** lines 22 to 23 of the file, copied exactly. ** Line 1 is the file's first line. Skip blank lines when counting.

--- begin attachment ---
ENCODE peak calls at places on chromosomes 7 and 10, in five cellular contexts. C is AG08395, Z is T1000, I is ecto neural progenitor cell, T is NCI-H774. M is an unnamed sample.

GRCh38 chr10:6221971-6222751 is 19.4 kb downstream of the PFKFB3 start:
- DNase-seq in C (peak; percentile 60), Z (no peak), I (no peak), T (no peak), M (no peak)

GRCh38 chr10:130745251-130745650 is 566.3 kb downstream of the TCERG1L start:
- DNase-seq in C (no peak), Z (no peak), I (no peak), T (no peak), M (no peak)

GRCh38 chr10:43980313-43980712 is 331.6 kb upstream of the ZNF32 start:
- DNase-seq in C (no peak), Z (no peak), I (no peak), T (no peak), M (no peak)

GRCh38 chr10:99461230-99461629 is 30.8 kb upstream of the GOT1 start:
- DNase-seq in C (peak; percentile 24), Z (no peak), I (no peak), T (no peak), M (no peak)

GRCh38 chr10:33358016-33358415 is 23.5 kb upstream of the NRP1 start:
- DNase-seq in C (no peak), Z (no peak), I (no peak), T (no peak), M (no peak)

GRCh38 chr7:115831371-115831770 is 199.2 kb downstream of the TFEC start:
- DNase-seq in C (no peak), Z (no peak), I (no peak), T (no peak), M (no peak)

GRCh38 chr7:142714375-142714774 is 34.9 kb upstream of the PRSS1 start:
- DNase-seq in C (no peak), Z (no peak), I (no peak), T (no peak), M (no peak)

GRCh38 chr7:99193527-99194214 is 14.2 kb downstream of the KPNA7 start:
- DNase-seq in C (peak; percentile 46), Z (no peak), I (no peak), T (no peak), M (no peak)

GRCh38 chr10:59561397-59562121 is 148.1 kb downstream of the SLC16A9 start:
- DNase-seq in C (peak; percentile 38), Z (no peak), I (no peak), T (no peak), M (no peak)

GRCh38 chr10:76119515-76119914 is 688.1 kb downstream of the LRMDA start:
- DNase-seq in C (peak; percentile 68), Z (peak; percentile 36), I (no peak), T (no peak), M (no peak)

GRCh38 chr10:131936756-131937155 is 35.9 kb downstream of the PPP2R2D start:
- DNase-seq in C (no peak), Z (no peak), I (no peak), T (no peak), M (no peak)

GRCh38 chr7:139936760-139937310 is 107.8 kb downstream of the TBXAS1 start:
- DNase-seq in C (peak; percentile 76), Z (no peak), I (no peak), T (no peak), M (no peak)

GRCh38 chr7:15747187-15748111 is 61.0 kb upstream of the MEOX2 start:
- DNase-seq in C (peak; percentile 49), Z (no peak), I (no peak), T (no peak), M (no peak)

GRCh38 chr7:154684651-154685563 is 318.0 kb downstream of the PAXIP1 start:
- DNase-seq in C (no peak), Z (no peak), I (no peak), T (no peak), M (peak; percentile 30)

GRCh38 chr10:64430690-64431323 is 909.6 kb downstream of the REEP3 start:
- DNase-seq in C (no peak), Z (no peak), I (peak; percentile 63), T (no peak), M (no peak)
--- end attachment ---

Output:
GRCh38 chr10:131936756-131937155 is 35.9 kb downstream of the PPP2R2D start:
- DNase-seq in C (no peak), Z (no peak), I (no peak), T (no peak), M (no peak)